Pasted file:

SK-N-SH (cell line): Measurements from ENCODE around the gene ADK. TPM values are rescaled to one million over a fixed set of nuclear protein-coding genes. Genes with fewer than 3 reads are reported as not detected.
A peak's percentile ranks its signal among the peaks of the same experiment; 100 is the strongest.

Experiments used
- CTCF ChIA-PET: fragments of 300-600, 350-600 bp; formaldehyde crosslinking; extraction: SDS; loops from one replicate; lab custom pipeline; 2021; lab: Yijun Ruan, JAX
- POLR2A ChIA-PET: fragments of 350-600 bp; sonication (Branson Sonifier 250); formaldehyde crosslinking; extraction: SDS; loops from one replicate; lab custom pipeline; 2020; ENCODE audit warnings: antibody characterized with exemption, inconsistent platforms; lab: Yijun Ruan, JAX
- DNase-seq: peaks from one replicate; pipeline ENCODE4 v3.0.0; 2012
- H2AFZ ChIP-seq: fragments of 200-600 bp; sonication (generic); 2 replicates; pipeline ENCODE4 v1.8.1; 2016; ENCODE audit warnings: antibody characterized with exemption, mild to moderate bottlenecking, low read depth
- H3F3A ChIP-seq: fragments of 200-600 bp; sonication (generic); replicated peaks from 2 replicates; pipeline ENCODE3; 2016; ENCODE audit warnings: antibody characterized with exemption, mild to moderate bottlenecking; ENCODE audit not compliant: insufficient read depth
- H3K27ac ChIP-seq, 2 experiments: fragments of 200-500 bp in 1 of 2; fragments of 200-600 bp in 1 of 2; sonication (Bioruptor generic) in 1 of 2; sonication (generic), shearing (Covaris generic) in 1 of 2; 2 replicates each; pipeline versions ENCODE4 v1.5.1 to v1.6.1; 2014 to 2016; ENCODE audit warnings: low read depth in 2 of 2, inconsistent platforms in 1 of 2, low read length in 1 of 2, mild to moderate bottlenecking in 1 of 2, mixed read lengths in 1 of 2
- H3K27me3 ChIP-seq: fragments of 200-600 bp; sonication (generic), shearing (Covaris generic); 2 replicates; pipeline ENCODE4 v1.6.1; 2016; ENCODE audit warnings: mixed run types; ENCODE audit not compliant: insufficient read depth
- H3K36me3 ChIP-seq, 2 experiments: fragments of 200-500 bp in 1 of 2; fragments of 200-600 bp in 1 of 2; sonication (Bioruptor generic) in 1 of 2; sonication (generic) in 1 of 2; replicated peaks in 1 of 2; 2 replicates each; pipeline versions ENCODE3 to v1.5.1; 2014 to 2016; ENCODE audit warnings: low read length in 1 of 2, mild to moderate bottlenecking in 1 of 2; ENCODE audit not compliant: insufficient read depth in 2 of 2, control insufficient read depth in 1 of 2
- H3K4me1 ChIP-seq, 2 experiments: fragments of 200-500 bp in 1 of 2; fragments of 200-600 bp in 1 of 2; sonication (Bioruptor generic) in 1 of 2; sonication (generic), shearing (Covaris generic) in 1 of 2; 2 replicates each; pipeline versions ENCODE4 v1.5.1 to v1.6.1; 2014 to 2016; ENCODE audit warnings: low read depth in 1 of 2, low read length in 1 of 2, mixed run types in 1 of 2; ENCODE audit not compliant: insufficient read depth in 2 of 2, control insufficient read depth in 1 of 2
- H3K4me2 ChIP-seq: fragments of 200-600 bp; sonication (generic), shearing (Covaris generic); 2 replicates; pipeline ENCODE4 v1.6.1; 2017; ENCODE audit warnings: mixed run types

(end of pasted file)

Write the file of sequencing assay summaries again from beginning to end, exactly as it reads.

SK-N-SH (cell line): Measurements from ENCODE around the gene ADK. TPM values are rescaled to one million over a fixed set of nuclear protein-coding genes. Genes with fewer than 3 reads are reported as not detected.
A peak's percentile ranks its signal among the peaks of the same experiment; 100 is the strongest.

Experiments used
- CTCF ChIA-PET: fragments of 300-600, 350-600 bp; formaldehyde crosslinking; extraction: SDS; loops from one replicate; lab custom pipeline; 2021; lab: Yijun Ruan, JAX
- POLR2A ChIA-PET: fragments of 350-600 bp; sonication (Branson Sonifier 250); formaldehyde crosslinking; extraction: SDS; loops from one replicate; lab custom pipeline; 2020; ENCODE audit warnings: antibody characterized with exemption, inconsistent platforms; lab: Yijun Ruan, JAX
- DNase-seq: peaks from one replicate; pipeline ENCODE4 v3.0.0; 2012
- H2AFZ ChIP-seq: fragments of 200-600 bp; sonication (generic); 2 replicates; pipeline ENCODE4 v1.8.1; 2016; ENCODE audit warnings: antibody characterized with exemption, mild to moderate bottlenecking, low read depth
- H3F3A ChIP-seq: fragments of 200-600 bp; sonication (generic); replicated peaks from 2 replicates; pipeline ENCODE3; 2016; ENCODE audit warnings: antibody characterized with exemption, mild to moderate bottlenecking; ENCODE audit not compliant: insufficient read depth
- H3K27ac ChIP-seq, 2 experiments: fragments of 200-500 bp in 1 of 2; fragments of 200-600 bp in 1 of 2; sonication (Bioruptor generic) in 1 of 2; sonication (generic), shearing (Covaris generic) in 1 of 2; 2 replicates each; pipeline versions ENCODE4 v1.5.1 to v1.6.1; 2014 to 2016; ENCODE audit warnings: low read depth in 2 of 2, inconsistent platforms in 1 of 2, low read length in 1 of 2, mild to moderate bottlenecking in 1 of 2, mixed read lengths in 1 of 2
- H3K27me3 ChIP-seq: fragments of 200-600 bp; sonication (generic), shearing (Covaris generic); 2 replicates; pipeline ENCODE4 v1.6.1; 2016; ENCODE audit warnings: mixed run types; ENCODE audit not compliant: insufficient read depth
- H3K36me3 ChIP-seq, 2 experiments: fragments of 200-500 bp in 1 of 2; fragments of 200-600 bp in 1 of 2; sonication (Bioruptor generic) in 1 of 2; sonication (generic) in 1 of 2; replicated peaks in 1 of 2; 2 replicates each; pipeline versions ENCODE3 to v1.5.1; 2014 to 2016; ENCODE audit warnings: low read length in 1 of 2, mild to moderate bottlenecking in 1 of 2; ENCODE audit not compliant: insufficient read depth in 2 of 2, control insufficient read depth in 1 of 2
- H3K4me1 ChIP-seq, 2 experiments: fragments of 200-500 bp in 1 of 2; fragments of 200-600 bp in 1 of 2; sonication (Bioruptor generic) in 1 of 2; sonication (generic), shearing (Covaris generic) in 1 of 2; 2 replicates each; pipeline versions ENCODE4 v1.5.1 to v1.6.1; 2014 to 2016; ENCODE audit warnings: low read depth in 1 of 2, low read length in 1 of 2, mixed run types in 1 of 2; ENCODE audit not compliant: insufficient read depth in 2 of 2, control insufficient read depth in 1 of 2
- H3K4me2 ChIP-seq: fragments of 200-600 bp; sonication (generic), shearing (Covaris generic); 2 replicates; pipeline ENCODE4 v1.6.1; 2017; ENCODE audit warnings: mixed run types